For the poor, even a minor ailment can be crippling for their finances.
For 30-year-old Jalandhar native Vikram Kohli, life has been a long, hard struggle since his 12-year-old son, Aryan, was diagnosed with leukaemia - cancer of white blood cells - last year.
With son admitted to the Post Graduate Institute of Medical Education and Research (PGIMER), Chandigarh, Vikram had to leave his job as a whitewasher and is now penniless, even as his son still needs around Rs 1 lakh to be spent on treatment.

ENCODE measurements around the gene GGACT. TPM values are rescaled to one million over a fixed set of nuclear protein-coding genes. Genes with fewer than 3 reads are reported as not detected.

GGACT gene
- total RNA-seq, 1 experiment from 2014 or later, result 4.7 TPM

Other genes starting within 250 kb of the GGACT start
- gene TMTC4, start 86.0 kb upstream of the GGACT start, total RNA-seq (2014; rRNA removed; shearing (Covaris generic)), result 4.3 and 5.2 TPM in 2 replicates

Dr Deepak Bansal, a professor at the Advanced Paediatrics Centre, Post Graduate Institute of Medical Education and Research , says, “As Aryan has already completed a year of treatment, his disease in curable. We can save him, but to continue his treatment we need another Rs 1 lakh.”
Vikram, who has been battling the sickness of his child and rapidly dwindling finances, is now left to depend only on donations and sale of the few assets he has left, even for medicines for Aryan.
“I am now unemployed. My other two children can’t pursue their studies. However, if at the end of this struggle, my child can be saved it would be worth it,” he says, adding that his wife Geeta Kohli had already sold his jewellery for treatment expense.